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Monday morning poetry. Wild geese by Mary Oliver. My favourite piece of poetry, Mary Oliver is my favourite poet and I’m glad we got 83 wonderful years of her on this planet before she transitioned on. If you’ve not read any of her poetry I highly recommend you do #poetryilove #maryoliver #maryoliverpoetry #poetry #poetrycommunity #poetryoninstagram
Of course, the fact that poetry has long been a pillar of lesbian culture is conveniently being ignored here. Sappho—yes, that Sappho, whose name and geographic location inspired the terms “sapphic” and “lesbian”—was a poetess in the days of ancient Greece. The tradition continues today, albeit in different forms. We all know them: poetry slams, open mic nights at local cafes, spoken word YouTube channels, self-published zines bursting with angsty queer feels. In fact, some of America’s most revered contemporary poets, including Ocean Vuong (Night Sky With Exit Wounds) and Eileen Myles (Evolution, Chelsea Girls) identify under the LGBTQ umbrella.
Writing Oliver off as an unsophisticated poet is reductive of her talents (and totally sexist). It also ignores the heaviness—talk of life and death, oppression and destruction, sex and birth—that permeates her writing. In a touching memorial piece for Literary Hub, writer Jeanna Kadlec speaks to Oliver’s use of the poetic form to comment on humanity’s destruction of the natural world.
That destruction extends to mistreatment within our species, too. Contemporary society oppresses queer people and devastates the world’s plentiful natural resources (rain forests, coral reefs, oceans, endangered animals) simultaneously. The issues differ, and the modes of oppression aren’t neatly comparable, but the message is the same: The way you are naturally, in your raw, unadulterated form, isn’t good or valuable enough.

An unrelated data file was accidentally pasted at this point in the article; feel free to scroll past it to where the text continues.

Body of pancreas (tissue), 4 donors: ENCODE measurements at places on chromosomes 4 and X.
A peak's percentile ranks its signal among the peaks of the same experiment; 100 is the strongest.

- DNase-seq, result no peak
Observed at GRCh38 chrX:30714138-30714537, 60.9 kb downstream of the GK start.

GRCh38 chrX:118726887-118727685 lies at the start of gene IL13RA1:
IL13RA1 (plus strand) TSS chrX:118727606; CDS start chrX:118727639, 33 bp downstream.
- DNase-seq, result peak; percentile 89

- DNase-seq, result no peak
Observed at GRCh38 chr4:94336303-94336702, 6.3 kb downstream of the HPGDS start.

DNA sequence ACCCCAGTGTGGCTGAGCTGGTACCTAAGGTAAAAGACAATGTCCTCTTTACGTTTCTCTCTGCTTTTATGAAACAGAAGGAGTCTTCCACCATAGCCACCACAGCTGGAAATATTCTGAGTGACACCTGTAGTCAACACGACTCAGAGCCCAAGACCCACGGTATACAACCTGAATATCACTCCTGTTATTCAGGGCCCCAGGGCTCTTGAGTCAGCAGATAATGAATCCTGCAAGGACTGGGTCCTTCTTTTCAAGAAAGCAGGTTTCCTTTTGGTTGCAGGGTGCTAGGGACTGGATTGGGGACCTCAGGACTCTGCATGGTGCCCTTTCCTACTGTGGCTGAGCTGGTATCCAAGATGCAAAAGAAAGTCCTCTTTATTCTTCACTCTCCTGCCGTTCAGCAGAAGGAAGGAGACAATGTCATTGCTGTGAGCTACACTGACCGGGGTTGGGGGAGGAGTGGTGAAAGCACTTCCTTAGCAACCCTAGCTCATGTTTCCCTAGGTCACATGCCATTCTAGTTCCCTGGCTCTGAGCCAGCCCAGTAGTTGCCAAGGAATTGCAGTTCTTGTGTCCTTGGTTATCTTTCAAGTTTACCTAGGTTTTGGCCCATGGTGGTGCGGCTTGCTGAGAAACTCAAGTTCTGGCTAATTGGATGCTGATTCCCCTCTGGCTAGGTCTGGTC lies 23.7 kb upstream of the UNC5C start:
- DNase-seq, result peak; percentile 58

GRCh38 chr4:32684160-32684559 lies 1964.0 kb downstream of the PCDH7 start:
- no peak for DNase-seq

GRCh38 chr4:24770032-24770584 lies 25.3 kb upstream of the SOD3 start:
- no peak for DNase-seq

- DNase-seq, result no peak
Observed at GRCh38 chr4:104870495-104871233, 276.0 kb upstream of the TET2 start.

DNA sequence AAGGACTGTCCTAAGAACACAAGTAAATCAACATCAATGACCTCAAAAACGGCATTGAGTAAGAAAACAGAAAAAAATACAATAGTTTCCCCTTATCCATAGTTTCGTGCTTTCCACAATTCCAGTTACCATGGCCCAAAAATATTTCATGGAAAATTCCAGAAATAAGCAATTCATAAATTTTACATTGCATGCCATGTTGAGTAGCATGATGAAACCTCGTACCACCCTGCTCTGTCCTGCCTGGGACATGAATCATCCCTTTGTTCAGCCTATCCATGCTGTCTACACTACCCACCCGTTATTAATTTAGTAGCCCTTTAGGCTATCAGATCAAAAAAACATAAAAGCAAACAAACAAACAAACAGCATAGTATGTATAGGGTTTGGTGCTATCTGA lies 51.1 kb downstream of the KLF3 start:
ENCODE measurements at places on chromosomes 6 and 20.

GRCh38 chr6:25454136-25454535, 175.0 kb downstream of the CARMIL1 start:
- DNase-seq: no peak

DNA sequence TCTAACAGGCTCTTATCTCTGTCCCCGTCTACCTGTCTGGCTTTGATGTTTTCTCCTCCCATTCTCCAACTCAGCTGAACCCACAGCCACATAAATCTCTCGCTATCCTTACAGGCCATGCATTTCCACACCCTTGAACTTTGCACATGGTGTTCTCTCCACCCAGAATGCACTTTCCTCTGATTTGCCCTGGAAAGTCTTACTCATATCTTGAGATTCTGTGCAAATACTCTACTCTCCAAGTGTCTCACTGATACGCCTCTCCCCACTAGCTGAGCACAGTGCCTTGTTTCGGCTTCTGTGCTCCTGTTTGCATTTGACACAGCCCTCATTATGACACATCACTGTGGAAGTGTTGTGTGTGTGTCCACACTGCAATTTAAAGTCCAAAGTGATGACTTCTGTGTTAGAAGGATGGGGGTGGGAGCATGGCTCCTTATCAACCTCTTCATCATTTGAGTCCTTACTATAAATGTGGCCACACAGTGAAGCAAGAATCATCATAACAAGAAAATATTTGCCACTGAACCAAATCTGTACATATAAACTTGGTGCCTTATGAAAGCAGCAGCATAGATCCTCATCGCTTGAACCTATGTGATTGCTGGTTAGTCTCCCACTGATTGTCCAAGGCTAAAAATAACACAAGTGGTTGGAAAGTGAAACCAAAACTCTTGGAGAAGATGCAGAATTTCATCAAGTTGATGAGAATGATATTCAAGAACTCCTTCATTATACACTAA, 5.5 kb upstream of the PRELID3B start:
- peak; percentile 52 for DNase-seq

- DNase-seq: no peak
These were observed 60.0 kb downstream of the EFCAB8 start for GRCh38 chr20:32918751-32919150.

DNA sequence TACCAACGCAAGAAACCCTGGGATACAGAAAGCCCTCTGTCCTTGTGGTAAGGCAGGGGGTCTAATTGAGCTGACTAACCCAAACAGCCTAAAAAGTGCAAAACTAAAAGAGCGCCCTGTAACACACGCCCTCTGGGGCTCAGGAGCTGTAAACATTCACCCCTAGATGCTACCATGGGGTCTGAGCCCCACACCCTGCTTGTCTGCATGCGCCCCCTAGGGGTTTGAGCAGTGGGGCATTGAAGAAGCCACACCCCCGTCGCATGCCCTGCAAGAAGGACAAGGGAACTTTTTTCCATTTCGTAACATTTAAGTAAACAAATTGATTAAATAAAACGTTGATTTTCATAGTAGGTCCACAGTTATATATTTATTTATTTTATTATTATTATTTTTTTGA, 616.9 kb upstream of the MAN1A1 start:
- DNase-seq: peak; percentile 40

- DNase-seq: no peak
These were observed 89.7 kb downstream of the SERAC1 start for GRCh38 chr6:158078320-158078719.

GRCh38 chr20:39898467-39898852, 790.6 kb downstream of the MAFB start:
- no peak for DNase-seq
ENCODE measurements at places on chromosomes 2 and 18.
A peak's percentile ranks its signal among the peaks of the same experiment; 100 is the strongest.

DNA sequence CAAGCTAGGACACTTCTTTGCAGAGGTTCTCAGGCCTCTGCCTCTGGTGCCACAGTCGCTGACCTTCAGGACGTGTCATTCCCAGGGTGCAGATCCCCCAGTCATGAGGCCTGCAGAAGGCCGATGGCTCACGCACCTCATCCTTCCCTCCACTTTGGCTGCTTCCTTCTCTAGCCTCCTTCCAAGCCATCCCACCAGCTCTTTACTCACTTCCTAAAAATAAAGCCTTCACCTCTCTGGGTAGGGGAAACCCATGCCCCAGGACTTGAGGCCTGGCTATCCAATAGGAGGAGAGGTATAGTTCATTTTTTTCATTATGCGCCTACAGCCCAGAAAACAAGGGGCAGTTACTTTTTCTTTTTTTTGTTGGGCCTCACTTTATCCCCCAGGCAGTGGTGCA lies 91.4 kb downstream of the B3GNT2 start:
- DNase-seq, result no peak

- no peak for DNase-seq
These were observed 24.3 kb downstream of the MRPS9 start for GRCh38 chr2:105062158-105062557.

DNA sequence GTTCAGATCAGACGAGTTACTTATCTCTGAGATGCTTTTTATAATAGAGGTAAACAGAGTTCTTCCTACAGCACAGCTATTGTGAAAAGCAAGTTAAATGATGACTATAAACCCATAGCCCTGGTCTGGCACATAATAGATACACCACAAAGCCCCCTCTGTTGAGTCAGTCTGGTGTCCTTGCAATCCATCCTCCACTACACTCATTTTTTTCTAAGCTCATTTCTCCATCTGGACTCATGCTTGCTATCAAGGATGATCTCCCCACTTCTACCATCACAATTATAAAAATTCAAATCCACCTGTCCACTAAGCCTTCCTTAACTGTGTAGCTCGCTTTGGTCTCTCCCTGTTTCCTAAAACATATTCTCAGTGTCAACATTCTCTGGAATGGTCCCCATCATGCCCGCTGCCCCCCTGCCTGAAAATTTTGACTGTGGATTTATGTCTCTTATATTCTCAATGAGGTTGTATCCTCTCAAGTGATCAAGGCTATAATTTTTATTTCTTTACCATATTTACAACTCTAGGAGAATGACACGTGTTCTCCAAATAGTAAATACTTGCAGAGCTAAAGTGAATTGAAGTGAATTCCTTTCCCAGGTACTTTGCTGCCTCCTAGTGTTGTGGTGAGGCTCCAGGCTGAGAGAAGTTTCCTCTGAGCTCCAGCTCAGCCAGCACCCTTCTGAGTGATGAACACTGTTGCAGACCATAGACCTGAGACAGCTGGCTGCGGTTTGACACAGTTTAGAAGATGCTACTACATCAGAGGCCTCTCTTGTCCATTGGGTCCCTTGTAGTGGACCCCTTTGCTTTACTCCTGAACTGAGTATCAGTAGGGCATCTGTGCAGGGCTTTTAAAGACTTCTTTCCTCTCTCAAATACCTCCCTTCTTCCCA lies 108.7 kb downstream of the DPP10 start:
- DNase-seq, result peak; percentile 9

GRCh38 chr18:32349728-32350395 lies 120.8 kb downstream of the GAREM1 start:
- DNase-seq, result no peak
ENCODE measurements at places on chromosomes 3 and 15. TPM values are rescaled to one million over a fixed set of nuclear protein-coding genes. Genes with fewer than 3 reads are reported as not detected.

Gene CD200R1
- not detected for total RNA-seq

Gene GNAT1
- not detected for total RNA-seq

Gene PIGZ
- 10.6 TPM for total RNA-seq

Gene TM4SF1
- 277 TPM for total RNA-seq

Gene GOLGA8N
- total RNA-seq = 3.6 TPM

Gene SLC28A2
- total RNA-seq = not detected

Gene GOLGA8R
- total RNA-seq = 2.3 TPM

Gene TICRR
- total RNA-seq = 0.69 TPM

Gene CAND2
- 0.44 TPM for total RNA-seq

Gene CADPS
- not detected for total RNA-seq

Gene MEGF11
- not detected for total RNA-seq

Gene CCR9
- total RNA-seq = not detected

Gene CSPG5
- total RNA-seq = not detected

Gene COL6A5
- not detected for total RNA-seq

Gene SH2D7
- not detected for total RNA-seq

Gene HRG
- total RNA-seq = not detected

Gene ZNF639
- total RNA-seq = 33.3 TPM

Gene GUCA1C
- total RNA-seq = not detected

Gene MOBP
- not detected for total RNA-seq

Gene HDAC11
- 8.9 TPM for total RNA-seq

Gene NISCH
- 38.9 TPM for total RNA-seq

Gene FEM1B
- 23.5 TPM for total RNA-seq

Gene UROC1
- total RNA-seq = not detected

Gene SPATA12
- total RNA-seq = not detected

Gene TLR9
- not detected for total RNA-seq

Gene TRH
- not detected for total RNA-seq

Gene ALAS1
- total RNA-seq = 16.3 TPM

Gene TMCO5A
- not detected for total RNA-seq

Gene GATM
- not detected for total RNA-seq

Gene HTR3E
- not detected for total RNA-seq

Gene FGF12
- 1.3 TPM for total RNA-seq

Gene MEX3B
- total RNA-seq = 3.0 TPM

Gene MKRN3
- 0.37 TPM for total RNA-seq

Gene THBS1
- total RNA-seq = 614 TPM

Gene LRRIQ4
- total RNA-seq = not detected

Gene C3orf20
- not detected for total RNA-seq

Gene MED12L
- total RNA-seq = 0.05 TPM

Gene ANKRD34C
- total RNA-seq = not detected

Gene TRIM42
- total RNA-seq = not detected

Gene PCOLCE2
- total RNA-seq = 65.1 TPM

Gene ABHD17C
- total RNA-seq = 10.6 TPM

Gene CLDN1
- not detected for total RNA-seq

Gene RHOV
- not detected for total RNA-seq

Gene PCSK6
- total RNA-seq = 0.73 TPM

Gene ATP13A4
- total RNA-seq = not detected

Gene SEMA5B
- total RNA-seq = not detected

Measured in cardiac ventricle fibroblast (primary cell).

Oliver encourages us to find our raison d’être in things that seem trivial. We’re good enough, valuable enough, whether or not society agrees. Look around, her poetry tells us, in the commanding-but-melodic voice of a true Lesbian Elder™, and relish in what you see, what you are.
Sure, most of us can’t go totally off-the-grid and pull a “Lady Who Lives in the Woods.” But we owe it to ourselves to observe and appreciate what surrounds us, what grounds us. After all, what’s the point of living if we can’t take a breather to experience the world in which we live?
Her words even got this young, urban Brooklynite to take out her Airpods and go for a walk alone in 2019.
Oliver should have the last word. Here’s an excerpt from “To Begin With, the Sweet Grass”:
What I loved in the beginning, I think, was mostly myself.
Never mind that I had to, since somebody had to.
That was many years ago.
Since then I have gone out from my confinements,
though with difficulty…
And I have become the child of the clouds, and of hope.
I have become the friend of the enemy, whoever that is.
I have become older and, cherishing what I have learned,
I have become younger.
And what do I risk, to tell you this, which is all I know?
Love yourself. Then forget it. Then, love the world.